‘Thought we had lost her’
In March 2011, shortly after Christa turned 3, Olson brought her three children — including a son born earlier that month — to her mom’s house for a visit.
After eating lunch, the little girl was lying down for a nap in an upstairs bedroom. Olson said her brother, who happened to be home, heard an odd noise coming from the room, checked on the girl, then yelled for his sister.
“She was completely limp, except her hands were twitching,” Olson said of her daughter.
The girl was pale and there was something that looked like foam on her lips, she said.
“We thought we had lost her,” Olson said.
Doctors later told her and her husband that their daughter had suffered a seizure, but that there was nothing to worry about, everything would be fine.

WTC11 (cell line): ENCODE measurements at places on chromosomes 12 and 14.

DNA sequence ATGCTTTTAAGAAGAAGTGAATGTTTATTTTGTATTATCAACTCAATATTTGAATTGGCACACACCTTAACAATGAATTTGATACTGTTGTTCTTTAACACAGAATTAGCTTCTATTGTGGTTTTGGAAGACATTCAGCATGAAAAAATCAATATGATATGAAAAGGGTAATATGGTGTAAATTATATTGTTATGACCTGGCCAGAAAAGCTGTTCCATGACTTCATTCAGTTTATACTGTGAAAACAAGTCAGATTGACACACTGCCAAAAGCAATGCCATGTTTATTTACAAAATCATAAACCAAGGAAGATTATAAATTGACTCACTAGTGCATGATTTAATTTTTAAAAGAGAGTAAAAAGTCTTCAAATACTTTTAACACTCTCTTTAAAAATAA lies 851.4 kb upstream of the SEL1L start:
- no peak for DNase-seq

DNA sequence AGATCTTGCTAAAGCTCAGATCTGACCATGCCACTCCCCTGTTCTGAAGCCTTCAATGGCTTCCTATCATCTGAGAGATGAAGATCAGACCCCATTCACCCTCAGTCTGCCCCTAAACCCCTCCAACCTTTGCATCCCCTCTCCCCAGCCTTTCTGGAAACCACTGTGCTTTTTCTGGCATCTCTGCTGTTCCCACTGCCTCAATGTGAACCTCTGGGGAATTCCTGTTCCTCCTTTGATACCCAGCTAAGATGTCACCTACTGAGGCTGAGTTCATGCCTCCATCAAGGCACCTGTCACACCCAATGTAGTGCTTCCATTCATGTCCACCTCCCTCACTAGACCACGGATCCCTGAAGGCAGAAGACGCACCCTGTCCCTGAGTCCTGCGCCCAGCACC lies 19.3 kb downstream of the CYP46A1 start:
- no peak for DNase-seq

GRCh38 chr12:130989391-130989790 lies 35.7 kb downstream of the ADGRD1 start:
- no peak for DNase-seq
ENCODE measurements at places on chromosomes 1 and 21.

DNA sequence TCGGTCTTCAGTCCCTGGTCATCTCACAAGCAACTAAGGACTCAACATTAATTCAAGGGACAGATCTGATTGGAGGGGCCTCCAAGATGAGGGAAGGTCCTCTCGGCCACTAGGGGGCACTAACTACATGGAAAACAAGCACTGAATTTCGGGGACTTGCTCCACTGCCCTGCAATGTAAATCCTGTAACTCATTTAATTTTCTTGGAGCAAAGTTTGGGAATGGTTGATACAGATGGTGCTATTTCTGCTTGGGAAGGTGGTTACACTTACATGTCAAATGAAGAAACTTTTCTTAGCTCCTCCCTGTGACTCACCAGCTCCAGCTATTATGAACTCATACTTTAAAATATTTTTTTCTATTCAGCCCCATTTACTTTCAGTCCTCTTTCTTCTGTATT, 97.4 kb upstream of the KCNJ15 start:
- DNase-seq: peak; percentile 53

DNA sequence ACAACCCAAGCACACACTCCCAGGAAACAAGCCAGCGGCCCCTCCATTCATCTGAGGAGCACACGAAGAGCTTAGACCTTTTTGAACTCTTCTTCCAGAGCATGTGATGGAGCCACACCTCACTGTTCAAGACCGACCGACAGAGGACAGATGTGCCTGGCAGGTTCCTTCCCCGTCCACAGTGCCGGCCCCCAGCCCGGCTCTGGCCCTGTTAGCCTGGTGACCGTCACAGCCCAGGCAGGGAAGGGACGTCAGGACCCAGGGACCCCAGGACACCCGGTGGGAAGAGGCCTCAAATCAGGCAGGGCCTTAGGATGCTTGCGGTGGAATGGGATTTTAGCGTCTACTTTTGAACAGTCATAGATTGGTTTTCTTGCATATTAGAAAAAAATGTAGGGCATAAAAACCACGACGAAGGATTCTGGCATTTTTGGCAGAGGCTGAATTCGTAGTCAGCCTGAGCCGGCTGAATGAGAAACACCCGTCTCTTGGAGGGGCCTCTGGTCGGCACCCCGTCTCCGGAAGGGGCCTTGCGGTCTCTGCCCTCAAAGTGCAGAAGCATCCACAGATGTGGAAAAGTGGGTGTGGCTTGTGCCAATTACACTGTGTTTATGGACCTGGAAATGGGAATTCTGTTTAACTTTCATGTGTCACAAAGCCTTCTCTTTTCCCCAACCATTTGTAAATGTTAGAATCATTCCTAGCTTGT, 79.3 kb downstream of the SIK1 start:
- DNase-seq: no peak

“But she wasn’t fine,” Olson said.
Sitting down to a meal, Christa’s “chin would drop and hit the table,” or she’d seize and send a spoon flying across the room, Olson said. Her daughter would later be diagnosed with myoclonic astatic epilepsy, also known as Doose syndrome.
Olson said Christa was constantly injuring herself, despite being fitted with a helmet and her parents taping towels along the edges of tables to act as cushions. There were more visits to the hospital, and different medications prescribed.
“It was an awful way to live,” Olson said.
In April 2011, Olson happened to turn on a TV news program that featured a segment on the ketogenic diet being used to help children with epilepsy. Christa’s doctors weren’t eager to try it, content to stay the course with the medications the girl was on.
Discouraged with that path, Olson and her husband found Dr. Srishti Nangia, an epileptologist at Lurie. Looking over Christa’s history, the doctor was convinced a different course of treatment was needed and started the girl on the high-fat diet.
“She went from five seizures (a day) to two, then it was one, then zeroes,” Olson said. “They’ve been zeroes ever since.”
Unsure why diet works